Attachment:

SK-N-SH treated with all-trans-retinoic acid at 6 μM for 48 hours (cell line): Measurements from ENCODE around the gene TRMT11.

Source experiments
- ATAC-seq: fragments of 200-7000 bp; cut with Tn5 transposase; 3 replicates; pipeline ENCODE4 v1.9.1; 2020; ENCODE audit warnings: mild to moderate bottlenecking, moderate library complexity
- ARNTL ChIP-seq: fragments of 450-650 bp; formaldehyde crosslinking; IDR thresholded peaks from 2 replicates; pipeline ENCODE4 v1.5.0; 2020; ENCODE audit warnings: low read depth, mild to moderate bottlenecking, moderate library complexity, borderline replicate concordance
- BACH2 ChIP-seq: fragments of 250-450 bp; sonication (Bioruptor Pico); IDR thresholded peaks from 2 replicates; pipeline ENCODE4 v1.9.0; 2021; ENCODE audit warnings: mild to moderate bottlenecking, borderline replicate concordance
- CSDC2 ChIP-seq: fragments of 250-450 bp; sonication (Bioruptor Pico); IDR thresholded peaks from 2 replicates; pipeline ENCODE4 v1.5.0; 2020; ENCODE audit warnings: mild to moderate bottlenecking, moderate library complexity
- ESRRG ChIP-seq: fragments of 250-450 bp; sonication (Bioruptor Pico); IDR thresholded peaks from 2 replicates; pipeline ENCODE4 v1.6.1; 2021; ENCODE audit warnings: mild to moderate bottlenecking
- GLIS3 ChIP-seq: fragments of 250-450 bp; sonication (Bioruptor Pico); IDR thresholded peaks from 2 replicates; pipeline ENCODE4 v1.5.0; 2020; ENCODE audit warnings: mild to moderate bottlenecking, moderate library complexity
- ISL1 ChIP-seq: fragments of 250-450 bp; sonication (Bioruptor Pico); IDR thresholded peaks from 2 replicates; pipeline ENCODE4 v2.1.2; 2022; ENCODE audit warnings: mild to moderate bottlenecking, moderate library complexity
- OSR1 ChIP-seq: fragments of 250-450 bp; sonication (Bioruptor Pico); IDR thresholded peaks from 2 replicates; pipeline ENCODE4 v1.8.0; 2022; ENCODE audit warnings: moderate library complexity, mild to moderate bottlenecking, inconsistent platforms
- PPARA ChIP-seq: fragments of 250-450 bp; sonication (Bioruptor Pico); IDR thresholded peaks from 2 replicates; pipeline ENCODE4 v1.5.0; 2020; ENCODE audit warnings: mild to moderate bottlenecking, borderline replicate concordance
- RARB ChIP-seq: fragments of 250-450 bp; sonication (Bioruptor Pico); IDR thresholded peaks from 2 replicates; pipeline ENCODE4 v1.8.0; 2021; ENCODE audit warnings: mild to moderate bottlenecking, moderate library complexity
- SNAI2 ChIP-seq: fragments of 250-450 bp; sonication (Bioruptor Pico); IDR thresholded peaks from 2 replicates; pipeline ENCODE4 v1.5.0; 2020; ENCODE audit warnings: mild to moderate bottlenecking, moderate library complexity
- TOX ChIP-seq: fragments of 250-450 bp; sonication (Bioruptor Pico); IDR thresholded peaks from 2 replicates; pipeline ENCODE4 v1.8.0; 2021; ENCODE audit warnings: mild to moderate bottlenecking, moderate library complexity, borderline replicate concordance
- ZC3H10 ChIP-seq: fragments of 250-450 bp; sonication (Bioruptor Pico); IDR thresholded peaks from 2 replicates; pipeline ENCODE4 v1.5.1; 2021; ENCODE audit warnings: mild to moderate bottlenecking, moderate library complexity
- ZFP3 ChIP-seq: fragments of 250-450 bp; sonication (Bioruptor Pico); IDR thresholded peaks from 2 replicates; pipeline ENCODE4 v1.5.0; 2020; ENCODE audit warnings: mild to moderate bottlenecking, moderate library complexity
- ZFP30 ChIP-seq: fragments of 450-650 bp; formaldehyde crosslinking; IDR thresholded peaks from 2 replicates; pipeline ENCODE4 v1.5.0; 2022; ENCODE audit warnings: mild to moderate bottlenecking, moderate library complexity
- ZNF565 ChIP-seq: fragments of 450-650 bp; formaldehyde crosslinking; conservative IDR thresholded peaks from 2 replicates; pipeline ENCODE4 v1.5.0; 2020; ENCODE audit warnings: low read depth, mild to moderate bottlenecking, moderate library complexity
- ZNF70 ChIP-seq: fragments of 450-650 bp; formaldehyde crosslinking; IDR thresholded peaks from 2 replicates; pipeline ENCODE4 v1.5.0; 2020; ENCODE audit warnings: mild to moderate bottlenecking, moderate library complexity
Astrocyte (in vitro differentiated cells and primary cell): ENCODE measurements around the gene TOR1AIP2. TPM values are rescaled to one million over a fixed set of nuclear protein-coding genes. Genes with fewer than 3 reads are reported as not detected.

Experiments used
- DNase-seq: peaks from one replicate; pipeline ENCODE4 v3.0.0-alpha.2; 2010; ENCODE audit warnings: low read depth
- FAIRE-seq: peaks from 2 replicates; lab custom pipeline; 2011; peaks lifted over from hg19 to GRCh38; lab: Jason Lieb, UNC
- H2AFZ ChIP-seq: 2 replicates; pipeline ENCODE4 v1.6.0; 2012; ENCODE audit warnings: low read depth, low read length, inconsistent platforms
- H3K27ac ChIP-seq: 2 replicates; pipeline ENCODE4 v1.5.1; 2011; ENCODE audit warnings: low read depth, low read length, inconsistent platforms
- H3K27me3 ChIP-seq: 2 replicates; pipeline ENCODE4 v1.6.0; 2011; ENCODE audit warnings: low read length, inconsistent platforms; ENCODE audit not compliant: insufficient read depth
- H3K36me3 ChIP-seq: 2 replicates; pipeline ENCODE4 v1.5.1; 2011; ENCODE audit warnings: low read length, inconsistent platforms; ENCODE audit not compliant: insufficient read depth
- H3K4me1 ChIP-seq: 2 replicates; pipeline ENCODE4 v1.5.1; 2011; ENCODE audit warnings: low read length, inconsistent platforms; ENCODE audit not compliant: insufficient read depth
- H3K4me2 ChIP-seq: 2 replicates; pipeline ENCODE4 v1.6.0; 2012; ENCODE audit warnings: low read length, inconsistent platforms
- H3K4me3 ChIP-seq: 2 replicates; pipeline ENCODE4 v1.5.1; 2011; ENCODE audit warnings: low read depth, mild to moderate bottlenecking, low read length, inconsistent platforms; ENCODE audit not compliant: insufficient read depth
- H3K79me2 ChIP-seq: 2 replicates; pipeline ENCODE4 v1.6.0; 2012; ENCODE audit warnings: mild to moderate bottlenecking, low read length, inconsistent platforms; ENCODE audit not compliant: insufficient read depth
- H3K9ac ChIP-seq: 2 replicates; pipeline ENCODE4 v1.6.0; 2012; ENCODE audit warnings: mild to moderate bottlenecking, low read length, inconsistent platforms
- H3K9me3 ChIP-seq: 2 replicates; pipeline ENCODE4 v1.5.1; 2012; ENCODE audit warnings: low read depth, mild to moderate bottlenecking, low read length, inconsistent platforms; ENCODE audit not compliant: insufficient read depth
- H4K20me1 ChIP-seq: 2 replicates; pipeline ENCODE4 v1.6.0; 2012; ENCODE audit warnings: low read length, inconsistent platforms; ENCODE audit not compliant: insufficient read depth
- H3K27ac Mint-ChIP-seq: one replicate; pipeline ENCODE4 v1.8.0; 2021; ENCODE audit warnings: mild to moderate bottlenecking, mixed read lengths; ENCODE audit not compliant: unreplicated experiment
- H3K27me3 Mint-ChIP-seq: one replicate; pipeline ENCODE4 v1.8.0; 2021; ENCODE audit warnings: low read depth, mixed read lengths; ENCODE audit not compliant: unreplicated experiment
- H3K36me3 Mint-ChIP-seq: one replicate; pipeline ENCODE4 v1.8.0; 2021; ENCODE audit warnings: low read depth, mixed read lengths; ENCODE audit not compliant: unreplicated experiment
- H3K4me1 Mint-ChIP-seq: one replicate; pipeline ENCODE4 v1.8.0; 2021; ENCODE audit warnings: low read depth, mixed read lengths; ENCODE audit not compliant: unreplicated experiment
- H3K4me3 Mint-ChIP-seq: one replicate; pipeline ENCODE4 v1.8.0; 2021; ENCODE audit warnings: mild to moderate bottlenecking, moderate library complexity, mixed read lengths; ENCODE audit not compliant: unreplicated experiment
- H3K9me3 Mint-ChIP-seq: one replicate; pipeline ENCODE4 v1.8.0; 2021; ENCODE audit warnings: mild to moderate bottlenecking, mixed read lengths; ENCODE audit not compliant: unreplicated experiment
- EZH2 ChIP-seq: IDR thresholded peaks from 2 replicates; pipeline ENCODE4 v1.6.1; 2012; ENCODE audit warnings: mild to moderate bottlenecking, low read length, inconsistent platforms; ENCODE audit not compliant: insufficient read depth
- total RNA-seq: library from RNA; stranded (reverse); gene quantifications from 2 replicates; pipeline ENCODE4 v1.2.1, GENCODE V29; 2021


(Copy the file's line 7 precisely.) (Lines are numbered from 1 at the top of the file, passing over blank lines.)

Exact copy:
- ESRRG ChIP-seq: fragments of 250-450 bp; sonication (Bioruptor Pico); IDR thresholded peaks from 2 replicates; pipeline ENCODE4 v1.6.1; 2021; ENCODE audit warnings: mild to moderate bottlenecking